One thing clients seem to want more and more is the ability to easily edit their own content. This kind of functionality can be especially critical, not to mention cost saving, for people who make daily or weekly updates to their sites. While WordPress does a very great job of this with its extensive plugins, it’s not always an option for sites needing more advanced functionality.
What WordPress does well
WordPress is an exceptional blogging platform and great for sites that have multiple pages with static content. For larger applications, however, it can choke under pressure and scaling it for a large user base can be a full-time job.
Visual Composer is arguably one of the best plugins for WordPress as for most clients it seems to be a very intuitive visual editor for WordPress sites. It works out of the box for most themes and adds in drag and drop layout functionality in addition to a myriad of additional shortcodes.
The only downside to Visual Composer is that all that functionality and extra shortcodes come at a cost. Most users are only taking advantage of about 1-5% of the code and styles used in this plugin. The rest is just extra weight slowing down your site. Not to mention that most themes contain similar layout shortcodes so a lot of functionality is being duplicated.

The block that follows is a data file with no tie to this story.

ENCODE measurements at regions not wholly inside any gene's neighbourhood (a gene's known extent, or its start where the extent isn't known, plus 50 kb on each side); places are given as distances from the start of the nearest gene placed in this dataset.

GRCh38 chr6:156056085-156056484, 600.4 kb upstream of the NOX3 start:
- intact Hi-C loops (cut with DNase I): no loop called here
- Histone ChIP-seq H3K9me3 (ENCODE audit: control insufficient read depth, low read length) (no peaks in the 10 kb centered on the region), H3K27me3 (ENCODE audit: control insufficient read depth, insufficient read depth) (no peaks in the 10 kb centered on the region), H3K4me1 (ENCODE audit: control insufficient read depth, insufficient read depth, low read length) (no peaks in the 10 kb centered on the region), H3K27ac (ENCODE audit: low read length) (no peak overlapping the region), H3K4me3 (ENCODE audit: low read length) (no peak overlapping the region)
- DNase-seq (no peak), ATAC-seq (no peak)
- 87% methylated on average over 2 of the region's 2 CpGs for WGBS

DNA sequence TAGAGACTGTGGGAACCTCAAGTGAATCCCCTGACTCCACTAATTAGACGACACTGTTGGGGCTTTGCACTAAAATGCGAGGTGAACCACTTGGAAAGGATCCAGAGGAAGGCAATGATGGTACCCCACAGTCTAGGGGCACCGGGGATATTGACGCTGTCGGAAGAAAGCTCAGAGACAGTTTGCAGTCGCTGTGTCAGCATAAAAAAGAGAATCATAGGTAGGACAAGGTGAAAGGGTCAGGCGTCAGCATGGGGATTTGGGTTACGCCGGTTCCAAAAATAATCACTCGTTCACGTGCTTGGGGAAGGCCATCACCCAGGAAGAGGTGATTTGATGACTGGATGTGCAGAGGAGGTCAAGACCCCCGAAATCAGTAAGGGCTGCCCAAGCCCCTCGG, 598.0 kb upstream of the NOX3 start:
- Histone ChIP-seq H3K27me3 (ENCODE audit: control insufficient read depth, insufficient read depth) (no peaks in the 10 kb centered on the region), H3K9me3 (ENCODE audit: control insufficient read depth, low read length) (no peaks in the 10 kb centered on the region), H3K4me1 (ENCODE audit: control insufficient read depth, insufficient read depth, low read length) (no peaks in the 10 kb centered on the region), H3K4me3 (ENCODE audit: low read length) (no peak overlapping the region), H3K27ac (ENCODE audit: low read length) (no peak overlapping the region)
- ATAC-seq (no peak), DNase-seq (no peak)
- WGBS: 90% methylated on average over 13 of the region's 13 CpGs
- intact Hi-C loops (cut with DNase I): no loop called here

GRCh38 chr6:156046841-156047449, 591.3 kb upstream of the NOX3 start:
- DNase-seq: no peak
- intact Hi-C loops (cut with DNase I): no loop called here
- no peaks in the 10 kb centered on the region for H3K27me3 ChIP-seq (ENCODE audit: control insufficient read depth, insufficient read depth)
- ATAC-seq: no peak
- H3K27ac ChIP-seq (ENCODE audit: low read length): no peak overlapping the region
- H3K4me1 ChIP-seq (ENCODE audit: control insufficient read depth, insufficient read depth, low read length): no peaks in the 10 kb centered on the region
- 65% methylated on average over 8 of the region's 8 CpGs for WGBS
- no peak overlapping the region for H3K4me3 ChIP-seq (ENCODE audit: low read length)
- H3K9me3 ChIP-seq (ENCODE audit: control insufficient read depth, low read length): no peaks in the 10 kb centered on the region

MVC to the rescue?
At Echo 5 we’re huge fans of Rails and Laravel and frameworks that contain better design patterns. They make for better coding pratices that scale well and don’t have the limitations of traditional content management systems.
The problem is that by default they come with no content management modules or options. Usually what developers do is throw an admin panel of some type on top of the application that allows users to edit basic content. You can even add a WYSIWYG editor to content areas to allow some basic text and image editing. This has not been a bad method until now, but it’s hard convincing someone to move to a more costly system that has the editing capability of WordPress from 5 years ago.
Custom inline editing
We started asking ourselves how we can offer similar or better editing than WordPress without vast marketplaces or plugin communities. This issue is confounded with the fact that because an application may be unique with its own styling, there may not be a one-size-fits-all approach.
Our live editor solves both issues. A user can now edit text, drag and drop images, and rearrange layouts by dragging and clicking without any coding knowledge. Simply click where you want to modify, type your changes and click save.
What’s great about this is that this editing is not limited by the application. Any theme or style sheet can work with this.
The final issue we ran into was allowing users to edit more dynamic content. For example, if you have a posts slider on the homepage, you wouldn’t want to be able to live edit there as content should be dynamically pulled from your blog. Instead of reinventing the wheel, we took a page from the WordPress book and implemented our own shortcode modules. The content is protected from inline editing to prevent accidental typos or formatting errors, but does allow users to modify shortcodes in a lightbox.
Now we have the speed and power and customization of a proper framework with an improved user interface over WordPress.
What do you think? Is there anywhere we should improve? Would you like to see this in a drop-in style plugin for a framework? Let us know in the comments below.